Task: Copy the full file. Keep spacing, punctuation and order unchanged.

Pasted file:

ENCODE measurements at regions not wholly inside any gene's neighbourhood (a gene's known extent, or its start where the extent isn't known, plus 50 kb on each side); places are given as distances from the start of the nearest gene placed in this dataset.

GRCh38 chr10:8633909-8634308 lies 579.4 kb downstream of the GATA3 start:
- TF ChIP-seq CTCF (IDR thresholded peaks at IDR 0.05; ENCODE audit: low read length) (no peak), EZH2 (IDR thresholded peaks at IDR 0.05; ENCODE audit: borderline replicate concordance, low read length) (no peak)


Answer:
ENCODE measurements at regions not wholly inside any gene's neighbourhood (a gene's known extent, or its start where the extent isn't known, plus 50 kb on each side); places are given as distances from the start of the nearest gene placed in this dataset.

GRCh38 chr10:8633909-8634308 lies 579.4 kb downstream of the GATA3 start:
- TF ChIP-seq CTCF (IDR thresholded peaks at IDR 0.05; ENCODE audit: low read length) (no peak), EZH2 (IDR thresholded peaks at IDR 0.05; ENCODE audit: borderline replicate concordance, low read length) (no peak)